The kind of criticism you NEVER wish for a project…

A big Hello to the BioLogos community,

My name is Viktoria and I’m a freelance writer (among other things.) I have recently written a study that might be interesting to some people here. It’s not exactly about science and the Bible, but I am a believer interested in science (especially archeology.) Anyway, I was earlier involved in missionary projects serving indigenous nations in Siberia, and during my work with them I heard and collected some amazing folk stories and myths. These talk about a tribe of small, stocky people that inhabited the northern landscape before the ancestors of present day nations settled there, and used to live in caves or in the depths of the forest. Complete myths have formed around this people, their contacts with later settlers and their disappearence; and some of the details show surprising similarities to the latest scientific discoveries about Neanderthals and Denisovans. My study ponders the possibility whether memories of encounters between Homo Sapiens and Neanderthals/Denisovans could have gotten preserved in oral tradition, explores the parallells between myths and scientific findings, and presents various pros and cons for this theory. I’m planning to enter this in an upcoming science writing competition, but it’s available on Amazon:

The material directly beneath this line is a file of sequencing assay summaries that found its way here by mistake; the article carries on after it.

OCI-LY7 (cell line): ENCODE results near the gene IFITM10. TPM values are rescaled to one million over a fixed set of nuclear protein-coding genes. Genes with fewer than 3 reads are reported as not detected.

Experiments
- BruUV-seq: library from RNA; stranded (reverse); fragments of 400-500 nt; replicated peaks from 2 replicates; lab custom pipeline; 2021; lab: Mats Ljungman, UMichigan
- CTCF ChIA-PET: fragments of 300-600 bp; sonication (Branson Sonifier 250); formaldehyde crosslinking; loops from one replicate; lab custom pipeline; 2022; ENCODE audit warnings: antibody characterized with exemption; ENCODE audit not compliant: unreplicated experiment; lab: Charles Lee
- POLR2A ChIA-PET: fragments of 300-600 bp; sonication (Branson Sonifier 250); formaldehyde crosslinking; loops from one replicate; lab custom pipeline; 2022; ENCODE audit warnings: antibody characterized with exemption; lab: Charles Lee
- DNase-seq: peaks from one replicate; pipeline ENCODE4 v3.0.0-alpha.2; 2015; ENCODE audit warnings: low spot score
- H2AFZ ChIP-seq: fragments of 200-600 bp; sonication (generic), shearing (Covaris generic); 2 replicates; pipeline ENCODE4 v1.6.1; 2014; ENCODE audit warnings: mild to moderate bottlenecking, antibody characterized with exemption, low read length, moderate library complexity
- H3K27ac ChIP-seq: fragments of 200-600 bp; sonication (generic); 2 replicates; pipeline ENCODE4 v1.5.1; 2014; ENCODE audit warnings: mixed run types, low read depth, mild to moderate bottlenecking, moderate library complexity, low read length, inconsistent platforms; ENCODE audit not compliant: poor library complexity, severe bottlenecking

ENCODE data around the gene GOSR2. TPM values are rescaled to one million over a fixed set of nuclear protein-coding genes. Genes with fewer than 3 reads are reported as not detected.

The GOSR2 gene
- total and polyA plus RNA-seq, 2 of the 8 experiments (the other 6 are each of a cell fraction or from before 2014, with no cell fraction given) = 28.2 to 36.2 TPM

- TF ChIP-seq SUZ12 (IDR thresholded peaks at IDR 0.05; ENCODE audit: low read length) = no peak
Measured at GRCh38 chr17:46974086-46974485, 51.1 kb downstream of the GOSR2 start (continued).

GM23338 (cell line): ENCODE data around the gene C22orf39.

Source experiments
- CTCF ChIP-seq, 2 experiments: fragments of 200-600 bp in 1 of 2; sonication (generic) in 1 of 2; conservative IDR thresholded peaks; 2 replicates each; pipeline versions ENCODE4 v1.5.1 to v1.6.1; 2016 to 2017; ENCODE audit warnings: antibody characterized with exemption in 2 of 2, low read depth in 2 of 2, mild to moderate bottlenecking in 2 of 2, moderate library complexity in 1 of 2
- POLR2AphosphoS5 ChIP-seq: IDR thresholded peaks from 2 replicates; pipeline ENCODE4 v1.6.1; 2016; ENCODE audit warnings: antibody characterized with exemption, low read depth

Anyway, I thought I’d write you because lately I’ve gotten some, uhm, pretty bad reviews of my project. Some people suggested that Neanderthals and Denisovans were non other than the evil giants, the Nephilim of the Flood account; or that the stories I collected are not about meetings between two branches of humanity but about meetings between the fallen angels and humans, also in the Flood story. Now I have heard the Neanderthals = Nephilim equation before, as well as the similar theory that Neanderthals (and Denisovans) were the line of Cain, but I think (I HOPE) there isn’t really a Scriptural basis to equate Neanderthals and Denisovans with the more vile characters of Genesis. They seemed to have been ordinary people, one of the many early kinds of humanity, who later mixed with the Cro-Magnons and assimilated into them. The Nephilim did NOT mix with Noah’s lineage, and there’s nothing about Cain that would make him a Neanderthal (some say the mark on him was the characteristic eyebrow ridge of early hominids, but that’s nowhere in the Bible.))) I think if we must track down NT’s and D’s in Genesis, we can see them in briefly mentioned prehistoric characters like Jubal, the inventor of music, or possibly in the extended family of Noah (his sons’ wives, his daughters’ husbands – by default, they had to be from a different people group than Noah.) So yes, at the very beginning when I started writing this study of mine, I prayed for guidance that God would show me if pondering about contacts between prehistoric hominids and our direct ancestors, and the possible traces of these contacts in folklore, is a good thing or it would lead me to propagate something bad without knowing. On two occasions, it seemed like God actually used this interest of mine as a blessing (it would be long to write the details here, but it happened,) so I think there’s nothing wrong with this study (except sometimes I spent an excessive amount of time typing on the computer, and the electric bill held a little surprise, LOL.) But these recent charges from other believers are frightening. I’m praying for further guidance as the competition begins next month, and it would be nice to hear your thoughts and encouragement (fellow Christian biologists, anthropologists and archeologists, have you ever been charged with the same criticism as I have?)